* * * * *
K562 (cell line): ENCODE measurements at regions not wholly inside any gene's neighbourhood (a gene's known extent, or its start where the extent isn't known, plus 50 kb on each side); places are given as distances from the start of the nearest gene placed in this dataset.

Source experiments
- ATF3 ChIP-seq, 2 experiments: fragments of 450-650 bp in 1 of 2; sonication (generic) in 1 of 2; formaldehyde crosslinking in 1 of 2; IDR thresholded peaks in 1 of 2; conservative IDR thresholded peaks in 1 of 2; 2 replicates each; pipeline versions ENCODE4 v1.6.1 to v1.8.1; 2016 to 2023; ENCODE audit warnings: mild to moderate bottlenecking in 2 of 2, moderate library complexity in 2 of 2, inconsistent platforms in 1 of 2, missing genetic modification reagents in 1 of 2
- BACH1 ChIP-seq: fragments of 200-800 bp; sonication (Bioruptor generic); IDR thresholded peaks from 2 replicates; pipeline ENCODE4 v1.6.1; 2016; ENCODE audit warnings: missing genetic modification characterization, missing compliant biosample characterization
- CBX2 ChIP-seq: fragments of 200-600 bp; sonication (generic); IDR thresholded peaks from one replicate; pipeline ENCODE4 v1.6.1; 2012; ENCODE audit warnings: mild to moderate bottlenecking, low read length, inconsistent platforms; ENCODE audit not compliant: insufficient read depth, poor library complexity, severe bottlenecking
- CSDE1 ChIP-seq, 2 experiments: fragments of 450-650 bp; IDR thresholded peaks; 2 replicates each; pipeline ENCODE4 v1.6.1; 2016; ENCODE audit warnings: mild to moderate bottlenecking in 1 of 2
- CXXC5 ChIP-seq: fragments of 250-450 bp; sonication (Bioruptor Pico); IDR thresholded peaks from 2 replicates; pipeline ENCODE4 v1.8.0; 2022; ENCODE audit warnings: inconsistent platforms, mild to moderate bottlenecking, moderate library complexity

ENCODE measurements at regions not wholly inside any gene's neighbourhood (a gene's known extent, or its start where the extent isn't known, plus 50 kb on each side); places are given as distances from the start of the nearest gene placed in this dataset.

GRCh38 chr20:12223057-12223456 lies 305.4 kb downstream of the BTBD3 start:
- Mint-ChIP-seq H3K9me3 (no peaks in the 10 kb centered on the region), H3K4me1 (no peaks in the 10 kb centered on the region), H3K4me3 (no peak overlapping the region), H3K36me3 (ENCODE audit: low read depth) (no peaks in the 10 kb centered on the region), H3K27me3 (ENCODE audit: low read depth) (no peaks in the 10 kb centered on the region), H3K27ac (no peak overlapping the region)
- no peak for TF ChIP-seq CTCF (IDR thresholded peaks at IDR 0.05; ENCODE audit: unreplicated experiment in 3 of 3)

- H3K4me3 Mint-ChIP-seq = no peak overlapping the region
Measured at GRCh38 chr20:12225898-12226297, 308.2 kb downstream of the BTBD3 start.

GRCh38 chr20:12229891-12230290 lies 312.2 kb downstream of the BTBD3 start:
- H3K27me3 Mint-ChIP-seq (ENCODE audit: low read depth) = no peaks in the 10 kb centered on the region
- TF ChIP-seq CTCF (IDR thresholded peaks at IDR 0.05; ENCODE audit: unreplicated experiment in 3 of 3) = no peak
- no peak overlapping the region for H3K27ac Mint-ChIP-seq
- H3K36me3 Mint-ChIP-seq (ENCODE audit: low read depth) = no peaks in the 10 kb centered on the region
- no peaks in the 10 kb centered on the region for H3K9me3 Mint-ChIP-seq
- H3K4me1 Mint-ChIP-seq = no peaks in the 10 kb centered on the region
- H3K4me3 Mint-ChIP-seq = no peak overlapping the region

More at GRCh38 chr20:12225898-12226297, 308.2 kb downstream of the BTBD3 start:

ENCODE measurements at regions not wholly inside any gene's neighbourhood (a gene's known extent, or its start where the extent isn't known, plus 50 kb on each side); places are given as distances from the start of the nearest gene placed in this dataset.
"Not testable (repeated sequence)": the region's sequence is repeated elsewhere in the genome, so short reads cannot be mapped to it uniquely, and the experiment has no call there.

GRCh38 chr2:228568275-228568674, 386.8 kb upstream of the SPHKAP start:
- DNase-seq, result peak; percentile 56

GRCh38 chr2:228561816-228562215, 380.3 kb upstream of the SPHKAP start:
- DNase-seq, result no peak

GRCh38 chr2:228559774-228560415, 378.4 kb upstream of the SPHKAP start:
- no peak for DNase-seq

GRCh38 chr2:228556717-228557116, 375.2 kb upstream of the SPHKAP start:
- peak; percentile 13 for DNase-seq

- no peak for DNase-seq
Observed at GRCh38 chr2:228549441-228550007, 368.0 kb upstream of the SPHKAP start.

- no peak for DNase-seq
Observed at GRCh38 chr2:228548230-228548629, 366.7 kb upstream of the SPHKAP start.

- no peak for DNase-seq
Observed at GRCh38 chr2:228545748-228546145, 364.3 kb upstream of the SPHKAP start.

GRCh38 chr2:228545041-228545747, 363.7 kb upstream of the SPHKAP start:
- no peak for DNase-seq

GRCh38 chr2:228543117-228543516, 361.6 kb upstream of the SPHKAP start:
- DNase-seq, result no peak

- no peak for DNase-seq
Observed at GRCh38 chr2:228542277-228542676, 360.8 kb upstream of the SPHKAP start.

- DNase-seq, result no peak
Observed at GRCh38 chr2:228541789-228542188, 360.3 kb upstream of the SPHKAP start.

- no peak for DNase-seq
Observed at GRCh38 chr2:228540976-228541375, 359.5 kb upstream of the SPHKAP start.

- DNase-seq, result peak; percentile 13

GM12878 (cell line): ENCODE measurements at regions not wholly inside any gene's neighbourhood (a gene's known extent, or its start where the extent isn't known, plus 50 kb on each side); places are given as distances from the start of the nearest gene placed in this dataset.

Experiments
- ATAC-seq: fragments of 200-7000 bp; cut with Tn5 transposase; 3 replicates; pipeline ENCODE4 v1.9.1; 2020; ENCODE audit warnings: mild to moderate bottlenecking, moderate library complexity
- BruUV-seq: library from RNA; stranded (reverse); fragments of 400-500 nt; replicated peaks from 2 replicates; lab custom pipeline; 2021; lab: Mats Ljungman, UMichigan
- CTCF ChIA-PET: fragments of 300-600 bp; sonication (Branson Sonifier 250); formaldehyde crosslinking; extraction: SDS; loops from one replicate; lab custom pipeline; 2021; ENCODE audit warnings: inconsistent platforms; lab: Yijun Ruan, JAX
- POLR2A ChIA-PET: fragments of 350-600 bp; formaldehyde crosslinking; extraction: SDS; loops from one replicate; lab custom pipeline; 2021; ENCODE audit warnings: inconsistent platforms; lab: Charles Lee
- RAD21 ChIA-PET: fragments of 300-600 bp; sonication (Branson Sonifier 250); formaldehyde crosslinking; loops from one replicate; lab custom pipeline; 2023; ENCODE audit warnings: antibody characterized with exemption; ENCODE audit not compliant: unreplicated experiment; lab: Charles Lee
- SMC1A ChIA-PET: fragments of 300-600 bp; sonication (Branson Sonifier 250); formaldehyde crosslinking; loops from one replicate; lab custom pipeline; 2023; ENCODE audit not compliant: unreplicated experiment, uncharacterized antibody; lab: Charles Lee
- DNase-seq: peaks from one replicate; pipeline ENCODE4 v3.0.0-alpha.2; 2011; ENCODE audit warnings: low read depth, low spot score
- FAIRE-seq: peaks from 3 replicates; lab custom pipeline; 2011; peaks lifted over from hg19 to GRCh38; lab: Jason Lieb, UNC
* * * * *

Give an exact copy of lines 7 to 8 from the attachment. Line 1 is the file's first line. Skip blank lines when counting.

- CXXC5 ChIP-seq: fragments of 250-450 bp; sonication (Bioruptor Pico); IDR thresholded peaks from 2 replicates; pipeline ENCODE4 v1.8.0; 2022; ENCODE audit warnings: inconsistent platforms, mild to moderate bottlenecking, moderate library complexity

ENCODE measurements at regions not wholly inside any gene's neighbourhood (a gene's known extent, or its start where the extent isn't known, plus 50 kb on each side); places are given as distances from the start of the nearest gene placed in this dataset.